TL;DR – A odd yet sad film of life in a small village that escalates out of all control
Rating: 3.5 out of 5.
Post-Credit Scene – There is no post-credit scene
Disclosure – I paid to see this film.
The Banshees of Inisherin Review –
Today I have a slightly frustrating film to review, and unfortunately for them, it is not their fault. I work out of Australia, and for some reason, this year, many of the big Oscar chances got released a lot later than the rest of the world. For example, today’s film was already out streaming in some places before it got its theatrical release here. I had avoided all spoilers for this film until yesterday when someone ruined a single plot point for me, and I think it ruined a big chunk of this film for me.
So to set the scene, it is 1923 on an island off the Irish coastline, where they are isolated from much of the world, bar the odd explosions from the Irish Civil War they can hear echoing across the water from the mainland. Pádraic Súilleabháin (Colin Farrell) spends his days working with his dairy cows and nights at the pub with his best friend, Colm Doherty (Brendan Gleeson). That is until one day, Colm stops talking to him. The town wonders if they have been rowing again, but Pádraic can’t remember them fighting, and his sister Siobhán Súilleabháin (Kerry Condon) is concerned that something has gone very wrong. But Colm insists, ‘I just don’t like you no more’, but that is not an answer for Pádraic.
TL;DR – Visually visceral, narratively interesting, and almost entirely engaging.
Rating: 4.5 out of 5.
Post-Credit Scene – There is a post-credit scene
Disclosure – I paid for the Amazon Prime subscription that viewed this movie.
The Green Knight Review –
Everyone has a narrative style that they are just a sucker for, it could be road trip movies or WW2 war films, or like me, it is taking myths from the old and reinterpreting in a modern context. This can be the bombasticness of Greek Legend, the sharpness of Norse Legend, or, as we get today, the weirdness of Arthurian Mythology.
So to set the scene, we start the film with a bucket of water in the face as Gawain (Dev Patel) is woken up in a brothel by his lover Essel (Alicia Vikander). Gawain might be hungover, but it is Christmas morning, and Gawain has duties to attend to. While his Mother (Sarita Choudhury) stays at home, Gawain heads to the keep to the feast of King Arthur (Sean Harris) and Queen Guinevere (Kate Dickie). However, a stranger on horseback arrived during the feast, a man made of bark and leaves, the Green Knight (Ralph Ineson). Walking up to the King, he lays out a challenge, and Gawain is the only one to take up the charge.
TL;DR – Not bad, not great, but a very okay origin story
Rating: 3 out of 5.
Post-Credit Scene – There is no post-credit scene
Disclosure – I paid to see this film
Eternals Review –
We are at an interesting point in Marvel/Disney’s grand experiment in the form of the MCU. Because after 30-odd films and other entertainment productions, Phase 4 has brought us back to the start thanks to the fallout of Endgame. Sequels have given way to origin stories again. Well, today, we dive into the next origin after Shang-Chi, telling a story of people who have been there since the start but whom we are just meeting now.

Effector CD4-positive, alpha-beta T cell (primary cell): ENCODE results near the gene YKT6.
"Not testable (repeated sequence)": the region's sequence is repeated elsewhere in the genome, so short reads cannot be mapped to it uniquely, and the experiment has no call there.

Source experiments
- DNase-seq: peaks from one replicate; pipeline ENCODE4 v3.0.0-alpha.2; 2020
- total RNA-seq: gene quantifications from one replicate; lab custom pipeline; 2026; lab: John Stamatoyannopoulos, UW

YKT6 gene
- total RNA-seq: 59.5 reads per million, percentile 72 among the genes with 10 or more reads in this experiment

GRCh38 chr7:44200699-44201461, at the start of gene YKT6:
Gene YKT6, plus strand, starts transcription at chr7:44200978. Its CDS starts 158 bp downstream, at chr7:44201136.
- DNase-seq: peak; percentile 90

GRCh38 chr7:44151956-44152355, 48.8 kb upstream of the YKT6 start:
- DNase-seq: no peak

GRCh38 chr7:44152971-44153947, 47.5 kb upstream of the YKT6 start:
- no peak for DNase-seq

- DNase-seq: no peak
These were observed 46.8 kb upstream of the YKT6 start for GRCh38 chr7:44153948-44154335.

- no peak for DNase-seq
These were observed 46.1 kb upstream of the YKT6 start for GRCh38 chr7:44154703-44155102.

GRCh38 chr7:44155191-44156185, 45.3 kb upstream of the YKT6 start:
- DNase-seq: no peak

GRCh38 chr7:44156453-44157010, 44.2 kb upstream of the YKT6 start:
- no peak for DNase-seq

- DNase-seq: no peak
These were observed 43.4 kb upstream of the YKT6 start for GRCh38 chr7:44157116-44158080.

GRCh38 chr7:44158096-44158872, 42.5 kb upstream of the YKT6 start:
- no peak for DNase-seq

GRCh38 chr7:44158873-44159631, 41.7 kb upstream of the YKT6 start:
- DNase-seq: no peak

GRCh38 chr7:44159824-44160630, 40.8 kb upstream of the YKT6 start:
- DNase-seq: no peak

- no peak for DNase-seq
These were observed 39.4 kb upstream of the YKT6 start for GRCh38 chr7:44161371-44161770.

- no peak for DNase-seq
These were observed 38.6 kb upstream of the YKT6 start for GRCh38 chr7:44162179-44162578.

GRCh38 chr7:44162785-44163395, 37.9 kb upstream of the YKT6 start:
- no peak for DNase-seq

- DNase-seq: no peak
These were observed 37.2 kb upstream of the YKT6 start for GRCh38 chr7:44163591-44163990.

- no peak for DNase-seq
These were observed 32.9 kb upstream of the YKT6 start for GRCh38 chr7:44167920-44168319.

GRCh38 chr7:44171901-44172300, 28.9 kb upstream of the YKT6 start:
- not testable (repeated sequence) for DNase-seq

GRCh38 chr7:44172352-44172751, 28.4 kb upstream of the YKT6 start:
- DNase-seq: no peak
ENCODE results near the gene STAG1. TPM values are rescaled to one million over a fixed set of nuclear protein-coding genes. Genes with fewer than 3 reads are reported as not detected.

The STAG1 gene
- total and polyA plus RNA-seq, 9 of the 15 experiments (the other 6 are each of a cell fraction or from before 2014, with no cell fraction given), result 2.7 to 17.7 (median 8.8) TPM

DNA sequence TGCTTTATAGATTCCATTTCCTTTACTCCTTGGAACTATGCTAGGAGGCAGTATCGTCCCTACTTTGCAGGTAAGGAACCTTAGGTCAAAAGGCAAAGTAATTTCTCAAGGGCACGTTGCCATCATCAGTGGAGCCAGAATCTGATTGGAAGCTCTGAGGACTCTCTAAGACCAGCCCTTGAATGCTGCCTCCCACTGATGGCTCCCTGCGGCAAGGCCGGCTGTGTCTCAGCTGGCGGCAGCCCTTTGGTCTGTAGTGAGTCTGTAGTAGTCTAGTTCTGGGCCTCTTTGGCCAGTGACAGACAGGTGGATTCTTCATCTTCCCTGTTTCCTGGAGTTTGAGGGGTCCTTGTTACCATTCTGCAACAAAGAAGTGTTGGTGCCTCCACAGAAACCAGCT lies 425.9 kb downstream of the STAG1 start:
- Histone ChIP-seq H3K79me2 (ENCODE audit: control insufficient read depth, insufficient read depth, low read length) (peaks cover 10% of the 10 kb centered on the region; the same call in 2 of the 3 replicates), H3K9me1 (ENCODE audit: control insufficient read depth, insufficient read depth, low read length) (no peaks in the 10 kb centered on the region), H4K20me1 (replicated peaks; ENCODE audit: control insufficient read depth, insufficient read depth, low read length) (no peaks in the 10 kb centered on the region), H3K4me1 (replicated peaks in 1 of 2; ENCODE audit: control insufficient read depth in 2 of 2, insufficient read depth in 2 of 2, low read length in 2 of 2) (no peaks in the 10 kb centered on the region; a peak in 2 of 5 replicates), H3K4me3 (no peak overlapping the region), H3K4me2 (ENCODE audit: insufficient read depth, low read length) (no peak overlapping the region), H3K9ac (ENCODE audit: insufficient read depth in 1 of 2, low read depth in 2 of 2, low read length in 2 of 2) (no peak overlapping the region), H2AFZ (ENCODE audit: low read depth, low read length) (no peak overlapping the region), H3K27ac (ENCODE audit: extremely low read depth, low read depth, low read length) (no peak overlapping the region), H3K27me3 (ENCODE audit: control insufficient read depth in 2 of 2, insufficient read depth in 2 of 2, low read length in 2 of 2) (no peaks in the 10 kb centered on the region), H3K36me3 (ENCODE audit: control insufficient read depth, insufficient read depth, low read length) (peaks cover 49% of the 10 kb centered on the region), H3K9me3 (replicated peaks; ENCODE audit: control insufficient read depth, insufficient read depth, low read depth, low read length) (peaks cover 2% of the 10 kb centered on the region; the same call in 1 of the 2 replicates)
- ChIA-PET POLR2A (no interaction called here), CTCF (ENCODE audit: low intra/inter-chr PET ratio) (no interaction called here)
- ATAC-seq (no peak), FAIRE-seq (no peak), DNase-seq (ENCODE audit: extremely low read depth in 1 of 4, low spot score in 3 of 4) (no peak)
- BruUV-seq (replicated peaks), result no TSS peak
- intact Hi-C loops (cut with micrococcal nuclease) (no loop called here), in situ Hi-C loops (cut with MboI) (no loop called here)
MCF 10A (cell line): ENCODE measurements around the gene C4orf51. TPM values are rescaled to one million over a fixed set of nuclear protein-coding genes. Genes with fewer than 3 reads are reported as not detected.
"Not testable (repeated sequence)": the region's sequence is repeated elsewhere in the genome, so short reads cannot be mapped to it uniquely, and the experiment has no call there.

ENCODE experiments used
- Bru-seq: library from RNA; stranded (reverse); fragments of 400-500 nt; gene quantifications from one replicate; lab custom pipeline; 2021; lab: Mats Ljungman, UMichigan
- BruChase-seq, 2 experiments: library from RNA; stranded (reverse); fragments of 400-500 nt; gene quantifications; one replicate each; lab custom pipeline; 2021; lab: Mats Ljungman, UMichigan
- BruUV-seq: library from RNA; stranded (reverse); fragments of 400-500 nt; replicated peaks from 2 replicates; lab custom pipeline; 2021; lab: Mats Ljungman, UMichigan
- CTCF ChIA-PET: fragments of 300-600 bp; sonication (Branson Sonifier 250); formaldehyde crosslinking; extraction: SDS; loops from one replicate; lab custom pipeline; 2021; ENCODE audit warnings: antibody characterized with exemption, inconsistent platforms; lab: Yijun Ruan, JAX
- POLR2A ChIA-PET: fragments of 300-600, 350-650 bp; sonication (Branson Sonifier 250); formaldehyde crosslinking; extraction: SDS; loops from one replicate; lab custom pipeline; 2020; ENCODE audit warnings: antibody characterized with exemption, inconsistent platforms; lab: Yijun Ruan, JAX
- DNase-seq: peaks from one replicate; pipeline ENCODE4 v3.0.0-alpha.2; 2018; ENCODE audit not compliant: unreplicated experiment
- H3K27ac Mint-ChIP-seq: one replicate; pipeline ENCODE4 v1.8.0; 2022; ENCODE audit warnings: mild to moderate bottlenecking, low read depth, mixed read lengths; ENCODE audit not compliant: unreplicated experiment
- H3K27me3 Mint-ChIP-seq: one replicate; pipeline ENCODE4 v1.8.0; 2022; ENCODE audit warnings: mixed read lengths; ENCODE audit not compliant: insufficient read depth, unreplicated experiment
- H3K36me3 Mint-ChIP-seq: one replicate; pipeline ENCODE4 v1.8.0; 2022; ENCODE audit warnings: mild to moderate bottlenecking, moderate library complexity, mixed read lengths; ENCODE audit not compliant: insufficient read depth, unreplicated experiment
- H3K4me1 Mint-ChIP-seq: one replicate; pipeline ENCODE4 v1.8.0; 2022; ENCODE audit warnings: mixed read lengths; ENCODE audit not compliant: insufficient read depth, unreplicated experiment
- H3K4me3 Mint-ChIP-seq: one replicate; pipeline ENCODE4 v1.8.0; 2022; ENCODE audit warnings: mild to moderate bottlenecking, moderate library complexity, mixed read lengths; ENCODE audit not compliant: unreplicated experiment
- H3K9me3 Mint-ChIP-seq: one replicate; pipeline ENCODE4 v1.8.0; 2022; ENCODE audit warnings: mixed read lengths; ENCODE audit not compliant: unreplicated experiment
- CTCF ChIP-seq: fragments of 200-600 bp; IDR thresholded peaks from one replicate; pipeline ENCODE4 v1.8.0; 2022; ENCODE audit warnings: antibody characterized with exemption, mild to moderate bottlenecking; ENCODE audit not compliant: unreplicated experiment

So to set the scene, at the start of the universe, the great Celestials created life across the galaxy. But soon, creatures called evolved called Deviants that hunted down life. In response, the Celestials called together the Eternals and sent them across the galaxy to protect planets full of life. Ajak (Salma Hayek) the leader and link to the Celestials, Sersi (Gemma Chan), who can change matter, Ikaris (Richard Madden), who can fly, Kingo (Kumail Nanjiani), who shoots energy from their hands, Sprite (Lia McHugh) who can project illusions, Phastos (Brian Tyree Henry) who is a great inventor, Makkari (Lauren Ridloff) who can run so fast, Gilgamesh (Don Lee) with mighty fists, Thena (Angelina Jolie) who can create bladed weapons, and Druig (Barry Keoghan) who can control minds. They arrived at the shores of Mesopotamia and entered the fight to protect life. Today, Sersi is a teacher at the Natural History Museum in London. When a global earthquake hits, everyone realises that something is going very wrong.
TL;DR – No matter how well it is filmed or acted, I can’t recommend it on the story alone which is a deeply disturbing slog with no real redeemable features.
Score – 1.5 out of 5 stars
Oh boy, is this is a tough film to review, and I am going to be honest right from the start that I’ll be quite negative towards the film because of its subject material. Now you might agree with this or not, but for me personally, I found this film to be deeply disturbing and frankly I completely understand why people walked out of my showing. Just a warning that there will be major spoilers in this review.
TL;DR – Beautiful and haunting, spectacular yet emotional, a must see film.
Score – 5 out of 5 stars
Wow, just wow, I had high expectations walking in to see Dunkirk because I have always enjoyed Christopher Nolan’s films, to this day I think Inception would fit squarely in my Top 10 films of all time. Indeed, even when I don’t like a particular Nolan film like Interstellar, they are still technically brilliant. But nothing prepared me for Dunkirk, and now I know I am writing this after just seeing it, and that in time things might change, but as I sit here, I can’t help but feel that this is Nolan’s best film to date.